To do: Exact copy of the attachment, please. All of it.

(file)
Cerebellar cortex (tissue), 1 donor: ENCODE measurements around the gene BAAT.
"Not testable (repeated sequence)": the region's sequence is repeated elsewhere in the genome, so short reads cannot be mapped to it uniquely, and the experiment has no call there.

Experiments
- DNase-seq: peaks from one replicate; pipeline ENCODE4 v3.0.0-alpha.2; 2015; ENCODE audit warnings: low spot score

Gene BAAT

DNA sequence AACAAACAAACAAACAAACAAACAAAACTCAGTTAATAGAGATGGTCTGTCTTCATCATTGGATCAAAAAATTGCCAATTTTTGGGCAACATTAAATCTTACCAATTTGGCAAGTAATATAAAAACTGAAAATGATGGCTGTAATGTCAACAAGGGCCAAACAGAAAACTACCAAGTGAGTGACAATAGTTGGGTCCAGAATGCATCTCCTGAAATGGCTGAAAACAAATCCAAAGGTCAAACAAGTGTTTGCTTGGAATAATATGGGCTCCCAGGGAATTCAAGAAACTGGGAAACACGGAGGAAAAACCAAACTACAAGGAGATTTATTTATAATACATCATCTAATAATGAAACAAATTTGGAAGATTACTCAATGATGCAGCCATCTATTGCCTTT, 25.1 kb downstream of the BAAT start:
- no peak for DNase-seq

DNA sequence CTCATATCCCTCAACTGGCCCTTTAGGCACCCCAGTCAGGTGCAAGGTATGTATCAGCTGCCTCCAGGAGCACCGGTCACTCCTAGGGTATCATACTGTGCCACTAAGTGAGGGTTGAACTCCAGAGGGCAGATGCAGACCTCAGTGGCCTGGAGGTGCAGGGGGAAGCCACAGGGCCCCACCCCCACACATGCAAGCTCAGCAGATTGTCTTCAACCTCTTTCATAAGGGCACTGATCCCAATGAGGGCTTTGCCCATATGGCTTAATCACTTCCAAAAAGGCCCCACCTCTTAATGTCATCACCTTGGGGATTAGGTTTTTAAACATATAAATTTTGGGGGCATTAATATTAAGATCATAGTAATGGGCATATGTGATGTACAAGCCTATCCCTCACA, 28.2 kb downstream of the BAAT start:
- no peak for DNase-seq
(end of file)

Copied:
Cerebellar cortex (tissue), 1 donor: ENCODE measurements around the gene BAAT.
"Not testable (repeated sequence)": the region's sequence is repeated elsewhere in the genome, so short reads cannot be mapped to it uniquely, and the experiment has no call there.

Experiments
- DNase-seq: peaks from one replicate; pipeline ENCODE4 v3.0.0-alpha.2; 2015; ENCODE audit warnings: low spot score

Gene BAAT

DNA sequence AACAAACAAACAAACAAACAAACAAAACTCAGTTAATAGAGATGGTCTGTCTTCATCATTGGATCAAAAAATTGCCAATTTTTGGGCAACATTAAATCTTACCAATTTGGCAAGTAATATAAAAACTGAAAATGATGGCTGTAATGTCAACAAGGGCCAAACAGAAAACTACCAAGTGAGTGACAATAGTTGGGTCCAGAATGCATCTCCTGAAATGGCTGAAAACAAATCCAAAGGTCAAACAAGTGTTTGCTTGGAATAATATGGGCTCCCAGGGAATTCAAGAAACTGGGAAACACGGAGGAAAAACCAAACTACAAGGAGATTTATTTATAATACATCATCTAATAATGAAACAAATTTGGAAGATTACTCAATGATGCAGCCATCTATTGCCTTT, 25.1 kb downstream of the BAAT start:
- no peak for DNase-seq

DNA sequence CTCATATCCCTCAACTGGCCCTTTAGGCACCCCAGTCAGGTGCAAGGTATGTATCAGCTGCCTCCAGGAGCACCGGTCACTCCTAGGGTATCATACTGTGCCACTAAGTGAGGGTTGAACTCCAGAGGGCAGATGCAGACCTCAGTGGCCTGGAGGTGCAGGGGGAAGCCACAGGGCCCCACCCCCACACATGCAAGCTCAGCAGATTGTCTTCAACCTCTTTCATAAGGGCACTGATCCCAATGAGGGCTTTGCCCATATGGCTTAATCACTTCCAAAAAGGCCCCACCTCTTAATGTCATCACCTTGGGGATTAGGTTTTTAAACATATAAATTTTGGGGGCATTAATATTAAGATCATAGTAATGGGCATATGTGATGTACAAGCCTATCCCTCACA, 28.2 kb downstream of the BAAT start:
- no peak for DNase-seq